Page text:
May 2023: Chimeric antigen receptor (CAR) T-cell therapy is an innovative development in the field of individualized cancer therapy. The patient’s own T-cells are genetically modified during the manufacturing process to express a synthetic receptor that binds to a tumour antigen. The patient’s body is then infused with CAR T-cells that have been grown for clinical usage and are ready to fight cancer cells. Even though CAR T-cell therapy is regarded as a significant advancement in cancer immunotherapy, it is not without drawbacks.
Chimeric antigen receptor T-cell (CAR T-cell) therapy is a ground-breaking component in the treatment of hematologic malignancies. Six CAR T-cell therapies have currently been approved by the US Food and Drug Administration (US FDA) (axicabtagene ciloleucel, brexucabtagene autoleucel, idecabtagene vicleucel, lisocabtagene maraleucel, tisagenlecleucel, and ciltacabtagene autoleucel), but only one (tisa-cel) is offered in Korea. In this study, we talk about the difficulties and obstacles that CAR T-cell treatment is now facing in Korea, such as the difficulties with patient accessibility, cost, and reimbursement.
In 2021, a lot of Korean businesses jumped into the development of CAR-T therapies. Industry insiders claim that local biopharmaceutical companies are excited with the local approval of Novartis’ CAR-T therapy (ingredient: tisagenlecleucel).
By introducing chimeric antigen receptors into immunological T cells, CAR-T therapy is a type of cell therapy that targets cancer cells. It is sometimes referred to as a “miracle anticancer drug” due to its remarkable response rate.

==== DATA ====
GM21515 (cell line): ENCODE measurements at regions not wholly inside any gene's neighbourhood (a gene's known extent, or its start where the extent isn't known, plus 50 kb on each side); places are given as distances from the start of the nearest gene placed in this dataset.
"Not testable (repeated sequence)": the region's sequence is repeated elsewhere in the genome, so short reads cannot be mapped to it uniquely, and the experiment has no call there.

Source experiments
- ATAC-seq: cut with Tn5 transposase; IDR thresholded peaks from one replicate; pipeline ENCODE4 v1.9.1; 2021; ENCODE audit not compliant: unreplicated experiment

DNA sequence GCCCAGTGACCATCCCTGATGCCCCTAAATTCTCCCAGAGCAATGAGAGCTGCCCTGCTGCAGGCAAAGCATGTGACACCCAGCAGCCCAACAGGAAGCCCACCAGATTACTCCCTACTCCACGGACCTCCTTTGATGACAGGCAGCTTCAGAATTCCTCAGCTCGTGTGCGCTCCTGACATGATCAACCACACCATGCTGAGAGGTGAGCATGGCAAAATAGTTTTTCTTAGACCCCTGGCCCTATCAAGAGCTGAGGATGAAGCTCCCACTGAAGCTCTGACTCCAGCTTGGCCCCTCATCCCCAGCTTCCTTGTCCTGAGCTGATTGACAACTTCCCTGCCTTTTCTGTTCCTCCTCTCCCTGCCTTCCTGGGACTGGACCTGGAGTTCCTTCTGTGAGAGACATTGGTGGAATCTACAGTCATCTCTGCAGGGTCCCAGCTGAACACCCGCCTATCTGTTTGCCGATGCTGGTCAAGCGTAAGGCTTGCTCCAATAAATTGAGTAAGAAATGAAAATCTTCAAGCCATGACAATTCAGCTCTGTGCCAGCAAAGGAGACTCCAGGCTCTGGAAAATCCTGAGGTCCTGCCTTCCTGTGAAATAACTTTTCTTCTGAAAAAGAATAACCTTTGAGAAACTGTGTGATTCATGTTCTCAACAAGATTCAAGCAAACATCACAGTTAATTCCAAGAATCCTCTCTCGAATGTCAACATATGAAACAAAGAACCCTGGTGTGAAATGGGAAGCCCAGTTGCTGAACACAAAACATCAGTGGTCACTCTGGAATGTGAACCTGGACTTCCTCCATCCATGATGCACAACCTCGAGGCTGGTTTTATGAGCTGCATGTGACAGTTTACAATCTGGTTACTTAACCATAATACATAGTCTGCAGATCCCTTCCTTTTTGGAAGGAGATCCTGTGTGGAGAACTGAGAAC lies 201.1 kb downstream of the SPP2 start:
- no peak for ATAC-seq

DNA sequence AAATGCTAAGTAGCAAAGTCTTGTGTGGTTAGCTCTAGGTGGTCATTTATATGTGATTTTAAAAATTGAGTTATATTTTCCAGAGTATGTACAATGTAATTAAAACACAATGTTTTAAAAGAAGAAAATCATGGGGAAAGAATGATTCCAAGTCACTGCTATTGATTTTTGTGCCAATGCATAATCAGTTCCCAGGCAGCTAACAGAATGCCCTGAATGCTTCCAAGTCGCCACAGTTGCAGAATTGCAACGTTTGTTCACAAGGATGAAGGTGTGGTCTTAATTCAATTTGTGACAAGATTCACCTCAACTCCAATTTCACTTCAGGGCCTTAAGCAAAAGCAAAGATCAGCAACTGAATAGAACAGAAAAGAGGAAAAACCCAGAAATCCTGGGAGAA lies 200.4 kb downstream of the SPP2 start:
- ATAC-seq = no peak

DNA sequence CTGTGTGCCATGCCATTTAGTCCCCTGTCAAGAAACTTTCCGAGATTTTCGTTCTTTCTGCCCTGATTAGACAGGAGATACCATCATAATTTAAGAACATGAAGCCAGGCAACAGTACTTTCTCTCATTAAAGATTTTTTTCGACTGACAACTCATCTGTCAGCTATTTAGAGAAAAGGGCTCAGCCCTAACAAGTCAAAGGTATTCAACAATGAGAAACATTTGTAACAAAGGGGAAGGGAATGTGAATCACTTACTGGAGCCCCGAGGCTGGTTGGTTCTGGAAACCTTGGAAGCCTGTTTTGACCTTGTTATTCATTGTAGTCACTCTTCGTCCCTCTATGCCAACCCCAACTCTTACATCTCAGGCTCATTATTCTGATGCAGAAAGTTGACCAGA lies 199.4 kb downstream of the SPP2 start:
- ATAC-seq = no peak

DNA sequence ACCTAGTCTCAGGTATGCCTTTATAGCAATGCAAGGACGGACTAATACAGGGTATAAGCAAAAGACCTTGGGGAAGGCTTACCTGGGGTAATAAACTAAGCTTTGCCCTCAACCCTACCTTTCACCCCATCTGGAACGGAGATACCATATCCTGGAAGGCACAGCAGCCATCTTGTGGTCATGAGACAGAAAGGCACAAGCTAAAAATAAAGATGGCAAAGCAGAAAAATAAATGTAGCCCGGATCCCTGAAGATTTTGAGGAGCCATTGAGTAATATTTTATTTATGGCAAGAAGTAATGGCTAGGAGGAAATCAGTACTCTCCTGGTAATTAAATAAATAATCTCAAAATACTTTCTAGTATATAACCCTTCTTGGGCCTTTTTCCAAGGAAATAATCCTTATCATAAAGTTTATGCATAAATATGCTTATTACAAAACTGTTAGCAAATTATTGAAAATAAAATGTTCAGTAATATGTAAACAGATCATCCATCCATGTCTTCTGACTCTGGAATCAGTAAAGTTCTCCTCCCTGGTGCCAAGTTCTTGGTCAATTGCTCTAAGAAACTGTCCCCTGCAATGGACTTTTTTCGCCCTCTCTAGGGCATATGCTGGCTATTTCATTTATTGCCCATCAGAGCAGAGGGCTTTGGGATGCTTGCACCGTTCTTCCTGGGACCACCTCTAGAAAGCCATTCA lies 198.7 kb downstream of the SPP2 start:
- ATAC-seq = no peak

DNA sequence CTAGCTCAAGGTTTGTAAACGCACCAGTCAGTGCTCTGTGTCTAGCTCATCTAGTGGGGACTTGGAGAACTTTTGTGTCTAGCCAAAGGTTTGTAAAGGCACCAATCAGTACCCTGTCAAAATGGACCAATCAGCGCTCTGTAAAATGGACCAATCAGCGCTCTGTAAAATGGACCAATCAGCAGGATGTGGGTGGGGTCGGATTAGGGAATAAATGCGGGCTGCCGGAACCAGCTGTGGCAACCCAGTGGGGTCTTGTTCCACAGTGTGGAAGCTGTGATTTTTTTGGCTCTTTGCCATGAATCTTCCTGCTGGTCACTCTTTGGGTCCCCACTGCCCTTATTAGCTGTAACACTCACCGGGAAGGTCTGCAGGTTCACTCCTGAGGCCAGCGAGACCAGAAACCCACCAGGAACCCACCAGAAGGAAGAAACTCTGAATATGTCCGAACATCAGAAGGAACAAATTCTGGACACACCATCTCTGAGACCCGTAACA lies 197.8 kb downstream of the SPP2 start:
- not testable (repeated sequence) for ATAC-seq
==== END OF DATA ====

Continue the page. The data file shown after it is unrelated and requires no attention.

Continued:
Its production is a laborious process that includes gathering the patient’s T cells at a hospital and cultivating them in a facility that follows good manufacturing practises (GMP).
CAR T-Cell production and administration process
Tisa-cel, the sole commercially licenced CAR T-cell product in Korea, is an autologous personalised cellular therapy that requires leukapheresis operations prior T-cell donation from the patient. The fabrication of these cells is subsequently entrusted to licenced manufacturing facilities (in other hemispheres). The finished products are sent to hospitals for patient infusion following manufacturing and quality inspection . Patients face a big obstacle due to the administration technique and CAR T-cell production’s intricacy. Limited production slots can prevent the execution of succeeding processes since production is strongly dependent on the workforce of the manufacturers, while supply chain interruptions sometimes cause unforeseen delays.